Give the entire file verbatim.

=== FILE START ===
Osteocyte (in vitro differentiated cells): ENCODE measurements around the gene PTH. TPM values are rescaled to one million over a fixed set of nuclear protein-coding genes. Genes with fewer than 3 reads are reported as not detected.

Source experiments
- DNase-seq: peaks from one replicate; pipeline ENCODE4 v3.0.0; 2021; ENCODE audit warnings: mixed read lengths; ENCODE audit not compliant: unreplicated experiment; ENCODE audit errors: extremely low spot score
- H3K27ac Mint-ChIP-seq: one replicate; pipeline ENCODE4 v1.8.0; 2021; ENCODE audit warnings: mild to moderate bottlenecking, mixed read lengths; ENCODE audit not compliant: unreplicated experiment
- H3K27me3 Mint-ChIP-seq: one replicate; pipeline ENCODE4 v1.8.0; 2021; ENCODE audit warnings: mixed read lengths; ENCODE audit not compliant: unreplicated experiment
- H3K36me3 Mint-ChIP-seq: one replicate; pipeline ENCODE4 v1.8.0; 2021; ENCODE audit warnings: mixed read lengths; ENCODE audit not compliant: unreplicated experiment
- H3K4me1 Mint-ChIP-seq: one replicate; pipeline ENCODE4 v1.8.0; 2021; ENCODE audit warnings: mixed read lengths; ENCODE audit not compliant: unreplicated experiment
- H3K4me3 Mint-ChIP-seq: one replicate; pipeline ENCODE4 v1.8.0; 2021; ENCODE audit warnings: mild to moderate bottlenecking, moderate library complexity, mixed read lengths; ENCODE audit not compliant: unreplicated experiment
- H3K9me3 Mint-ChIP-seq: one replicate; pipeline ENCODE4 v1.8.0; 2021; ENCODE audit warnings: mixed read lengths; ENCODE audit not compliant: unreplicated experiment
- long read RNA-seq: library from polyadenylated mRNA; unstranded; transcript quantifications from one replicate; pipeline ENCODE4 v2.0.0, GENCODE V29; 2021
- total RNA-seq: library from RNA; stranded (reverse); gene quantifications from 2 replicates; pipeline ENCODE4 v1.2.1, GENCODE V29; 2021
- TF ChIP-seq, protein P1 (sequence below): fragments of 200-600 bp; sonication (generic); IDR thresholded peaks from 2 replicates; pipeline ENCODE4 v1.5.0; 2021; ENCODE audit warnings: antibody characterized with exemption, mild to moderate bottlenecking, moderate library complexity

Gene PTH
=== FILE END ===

Osteocyte (in vitro differentiated cells): ENCODE measurements around the gene PTH. TPM values are rescaled to one million over a fixed set of nuclear protein-coding genes. Genes with fewer than 3 reads are reported as not detected.

Source experiments
- DNase-seq: peaks from one replicate; pipeline ENCODE4 v3.0.0; 2021; ENCODE audit warnings: mixed read lengths; ENCODE audit not compliant: unreplicated experiment; ENCODE audit errors: extremely low spot score
- H3K27ac Mint-ChIP-seq: one replicate; pipeline ENCODE4 v1.8.0; 2021; ENCODE audit warnings: mild to moderate bottlenecking, mixed read lengths; ENCODE audit not compliant: unreplicated experiment
- H3K27me3 Mint-ChIP-seq: one replicate; pipeline ENCODE4 v1.8.0; 2021; ENCODE audit warnings: mixed read lengths; ENCODE audit not compliant: unreplicated experiment
- H3K36me3 Mint-ChIP-seq: one replicate; pipeline ENCODE4 v1.8.0; 2021; ENCODE audit warnings: mixed read lengths; ENCODE audit not compliant: unreplicated experiment
- H3K4me1 Mint-ChIP-seq: one replicate; pipeline ENCODE4 v1.8.0; 2021; ENCODE audit warnings: mixed read lengths; ENCODE audit not compliant: unreplicated experiment
- H3K4me3 Mint-ChIP-seq: one replicate; pipeline ENCODE4 v1.8.0; 2021; ENCODE audit warnings: mild to moderate bottlenecking, moderate library complexity, mixed read lengths; ENCODE audit not compliant: unreplicated experiment
- H3K9me3 Mint-ChIP-seq: one replicate; pipeline ENCODE4 v1.8.0; 2021; ENCODE audit warnings: mixed read lengths; ENCODE audit not compliant: unreplicated experiment
- long read RNA-seq: library from polyadenylated mRNA; unstranded; transcript quantifications from one replicate; pipeline ENCODE4 v2.0.0, GENCODE V29; 2021
- total RNA-seq: library from RNA; stranded (reverse); gene quantifications from 2 replicates; pipeline ENCODE4 v1.2.1, GENCODE V29; 2021
- TF ChIP-seq, protein P1 (sequence below): fragments of 200-600 bp; sonication (generic); IDR thresholded peaks from 2 replicates; pipeline ENCODE4 v1.5.0; 2021; ENCODE audit warnings: antibody characterized with exemption, mild to moderate bottlenecking, moderate library complexity

Gene PTH